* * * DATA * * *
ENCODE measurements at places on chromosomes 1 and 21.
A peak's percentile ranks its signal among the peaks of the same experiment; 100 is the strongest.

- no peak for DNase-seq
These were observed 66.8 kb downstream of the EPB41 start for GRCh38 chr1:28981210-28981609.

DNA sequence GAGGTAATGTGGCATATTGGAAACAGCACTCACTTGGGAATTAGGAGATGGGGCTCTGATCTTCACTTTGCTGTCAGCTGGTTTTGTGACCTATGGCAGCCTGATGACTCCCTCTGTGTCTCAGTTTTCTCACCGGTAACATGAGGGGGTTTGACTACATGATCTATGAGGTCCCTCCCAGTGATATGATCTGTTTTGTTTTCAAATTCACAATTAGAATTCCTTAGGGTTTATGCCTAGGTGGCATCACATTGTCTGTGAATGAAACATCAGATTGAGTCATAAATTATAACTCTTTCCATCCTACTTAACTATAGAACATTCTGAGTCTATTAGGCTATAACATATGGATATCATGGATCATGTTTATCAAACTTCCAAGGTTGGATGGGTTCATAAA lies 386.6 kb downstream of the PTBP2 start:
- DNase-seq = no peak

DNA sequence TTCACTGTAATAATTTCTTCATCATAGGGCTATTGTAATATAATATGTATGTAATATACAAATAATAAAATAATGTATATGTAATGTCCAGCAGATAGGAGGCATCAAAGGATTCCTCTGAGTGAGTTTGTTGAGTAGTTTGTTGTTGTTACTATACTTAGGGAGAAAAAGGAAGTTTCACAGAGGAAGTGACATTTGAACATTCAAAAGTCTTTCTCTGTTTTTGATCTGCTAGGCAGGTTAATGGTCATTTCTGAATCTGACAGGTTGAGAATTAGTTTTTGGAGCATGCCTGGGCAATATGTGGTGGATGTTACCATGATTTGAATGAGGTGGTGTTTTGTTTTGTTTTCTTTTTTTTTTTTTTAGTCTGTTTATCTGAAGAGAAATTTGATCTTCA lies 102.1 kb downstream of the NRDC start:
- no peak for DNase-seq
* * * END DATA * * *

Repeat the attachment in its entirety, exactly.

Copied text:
ENCODE measurements at places on chromosomes 1 and 21.
A peak's percentile ranks its signal among the peaks of the same experiment; 100 is the strongest.

- no peak for DNase-seq
These were observed 66.8 kb downstream of the EPB41 start for GRCh38 chr1:28981210-28981609.

DNA sequence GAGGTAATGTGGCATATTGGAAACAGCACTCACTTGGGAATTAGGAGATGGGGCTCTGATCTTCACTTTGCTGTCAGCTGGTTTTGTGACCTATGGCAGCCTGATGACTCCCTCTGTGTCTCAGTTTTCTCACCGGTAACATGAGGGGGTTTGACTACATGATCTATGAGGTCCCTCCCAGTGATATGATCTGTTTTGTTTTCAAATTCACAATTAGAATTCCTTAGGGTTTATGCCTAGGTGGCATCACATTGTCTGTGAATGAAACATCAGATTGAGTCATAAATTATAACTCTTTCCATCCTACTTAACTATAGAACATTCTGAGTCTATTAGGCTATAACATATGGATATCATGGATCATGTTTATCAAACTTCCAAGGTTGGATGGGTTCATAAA lies 386.6 kb downstream of the PTBP2 start:
- DNase-seq = no peak

DNA sequence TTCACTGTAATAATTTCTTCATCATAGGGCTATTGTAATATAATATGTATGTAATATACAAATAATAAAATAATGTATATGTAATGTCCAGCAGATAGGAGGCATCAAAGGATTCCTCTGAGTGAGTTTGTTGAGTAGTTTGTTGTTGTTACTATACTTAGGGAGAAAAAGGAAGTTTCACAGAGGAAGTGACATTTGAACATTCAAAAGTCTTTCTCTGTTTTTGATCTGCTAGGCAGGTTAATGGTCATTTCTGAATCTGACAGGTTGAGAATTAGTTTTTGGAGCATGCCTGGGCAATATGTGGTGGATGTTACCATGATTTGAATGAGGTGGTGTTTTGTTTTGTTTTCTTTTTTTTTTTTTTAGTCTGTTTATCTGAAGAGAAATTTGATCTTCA lies 102.1 kb downstream of the NRDC start:
- no peak for DNase-seq